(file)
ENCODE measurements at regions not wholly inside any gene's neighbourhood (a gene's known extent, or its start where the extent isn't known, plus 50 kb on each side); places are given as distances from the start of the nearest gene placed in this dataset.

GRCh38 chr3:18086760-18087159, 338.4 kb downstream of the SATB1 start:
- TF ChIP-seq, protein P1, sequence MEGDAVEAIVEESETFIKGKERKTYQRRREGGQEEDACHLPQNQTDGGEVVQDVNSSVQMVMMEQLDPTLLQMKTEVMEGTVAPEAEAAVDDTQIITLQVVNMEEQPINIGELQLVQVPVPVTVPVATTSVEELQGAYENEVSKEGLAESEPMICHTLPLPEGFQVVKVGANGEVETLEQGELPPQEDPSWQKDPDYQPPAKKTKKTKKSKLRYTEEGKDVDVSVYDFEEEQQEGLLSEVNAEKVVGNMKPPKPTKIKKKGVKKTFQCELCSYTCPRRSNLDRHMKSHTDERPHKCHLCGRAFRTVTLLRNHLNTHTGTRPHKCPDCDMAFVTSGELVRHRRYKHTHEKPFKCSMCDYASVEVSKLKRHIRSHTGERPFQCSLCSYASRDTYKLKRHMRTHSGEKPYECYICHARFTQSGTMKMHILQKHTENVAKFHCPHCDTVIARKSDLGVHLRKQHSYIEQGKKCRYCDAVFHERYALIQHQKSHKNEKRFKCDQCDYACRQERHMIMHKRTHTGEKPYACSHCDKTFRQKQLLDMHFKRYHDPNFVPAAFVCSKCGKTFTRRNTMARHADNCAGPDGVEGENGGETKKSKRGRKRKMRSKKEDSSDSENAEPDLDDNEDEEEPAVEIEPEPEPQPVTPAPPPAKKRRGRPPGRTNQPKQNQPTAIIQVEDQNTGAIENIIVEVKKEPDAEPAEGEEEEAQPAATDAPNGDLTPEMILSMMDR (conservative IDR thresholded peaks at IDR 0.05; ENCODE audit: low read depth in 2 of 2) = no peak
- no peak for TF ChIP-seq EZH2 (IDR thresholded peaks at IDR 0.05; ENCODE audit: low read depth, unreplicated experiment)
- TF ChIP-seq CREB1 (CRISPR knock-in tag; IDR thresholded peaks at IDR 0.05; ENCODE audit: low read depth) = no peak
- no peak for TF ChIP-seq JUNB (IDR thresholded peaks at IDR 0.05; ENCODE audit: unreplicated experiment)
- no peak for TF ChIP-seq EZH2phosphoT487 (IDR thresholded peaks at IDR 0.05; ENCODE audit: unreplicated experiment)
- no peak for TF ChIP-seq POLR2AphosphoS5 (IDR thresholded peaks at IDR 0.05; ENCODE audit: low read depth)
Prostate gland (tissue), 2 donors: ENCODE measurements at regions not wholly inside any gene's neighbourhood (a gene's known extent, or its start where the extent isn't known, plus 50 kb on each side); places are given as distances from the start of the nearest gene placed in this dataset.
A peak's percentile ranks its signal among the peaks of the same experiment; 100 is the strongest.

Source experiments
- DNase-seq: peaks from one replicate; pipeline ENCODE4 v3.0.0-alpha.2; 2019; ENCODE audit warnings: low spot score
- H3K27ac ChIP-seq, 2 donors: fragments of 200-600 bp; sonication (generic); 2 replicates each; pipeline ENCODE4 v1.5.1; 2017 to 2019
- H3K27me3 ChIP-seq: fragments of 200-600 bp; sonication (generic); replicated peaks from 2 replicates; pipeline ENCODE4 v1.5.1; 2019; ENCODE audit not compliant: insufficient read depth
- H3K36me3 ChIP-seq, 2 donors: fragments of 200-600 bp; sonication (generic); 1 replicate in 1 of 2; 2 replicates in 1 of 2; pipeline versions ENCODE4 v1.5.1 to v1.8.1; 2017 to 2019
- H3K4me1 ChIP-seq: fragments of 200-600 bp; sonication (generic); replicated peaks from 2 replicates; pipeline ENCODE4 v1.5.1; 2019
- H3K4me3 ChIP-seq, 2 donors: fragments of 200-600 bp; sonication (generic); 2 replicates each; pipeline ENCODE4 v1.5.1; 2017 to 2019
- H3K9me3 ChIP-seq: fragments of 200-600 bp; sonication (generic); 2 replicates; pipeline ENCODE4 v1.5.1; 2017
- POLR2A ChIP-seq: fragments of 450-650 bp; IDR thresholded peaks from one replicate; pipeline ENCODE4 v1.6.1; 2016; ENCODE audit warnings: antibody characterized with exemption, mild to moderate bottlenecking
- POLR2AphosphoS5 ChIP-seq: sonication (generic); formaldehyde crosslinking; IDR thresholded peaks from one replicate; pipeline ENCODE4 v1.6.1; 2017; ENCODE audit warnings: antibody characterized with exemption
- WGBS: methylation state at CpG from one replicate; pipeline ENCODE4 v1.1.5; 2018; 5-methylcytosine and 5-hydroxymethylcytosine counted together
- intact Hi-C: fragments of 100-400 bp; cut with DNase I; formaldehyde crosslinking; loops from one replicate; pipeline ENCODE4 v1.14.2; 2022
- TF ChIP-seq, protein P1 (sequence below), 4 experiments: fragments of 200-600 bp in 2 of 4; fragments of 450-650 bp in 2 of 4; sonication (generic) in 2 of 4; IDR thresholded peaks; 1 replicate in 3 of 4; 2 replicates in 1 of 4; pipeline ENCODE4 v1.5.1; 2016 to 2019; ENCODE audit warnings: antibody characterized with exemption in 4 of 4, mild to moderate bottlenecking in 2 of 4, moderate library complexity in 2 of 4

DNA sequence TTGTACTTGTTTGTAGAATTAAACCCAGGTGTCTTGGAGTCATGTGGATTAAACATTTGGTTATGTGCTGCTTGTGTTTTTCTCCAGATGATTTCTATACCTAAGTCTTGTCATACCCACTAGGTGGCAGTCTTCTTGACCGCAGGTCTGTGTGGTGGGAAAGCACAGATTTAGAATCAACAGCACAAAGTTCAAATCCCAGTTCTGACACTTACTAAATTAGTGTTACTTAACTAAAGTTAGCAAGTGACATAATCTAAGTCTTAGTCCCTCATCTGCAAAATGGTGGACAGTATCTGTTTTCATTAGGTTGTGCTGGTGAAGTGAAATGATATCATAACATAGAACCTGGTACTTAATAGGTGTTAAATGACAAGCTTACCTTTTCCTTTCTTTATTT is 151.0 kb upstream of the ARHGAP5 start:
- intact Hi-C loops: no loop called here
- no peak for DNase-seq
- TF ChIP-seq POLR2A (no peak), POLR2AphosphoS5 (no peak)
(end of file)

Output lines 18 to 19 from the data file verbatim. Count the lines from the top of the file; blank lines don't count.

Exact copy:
- H3K9me3 ChIP-seq: fragments of 200-600 bp; sonication (generic); 2 replicates; pipeline ENCODE4 v1.5.1; 2017
- POLR2A ChIP-seq: fragments of 450-650 bp; IDR thresholded peaks from one replicate; pipeline ENCODE4 v1.6.1; 2016; ENCODE audit warnings: antibody characterized with exemption, mild to moderate bottlenecking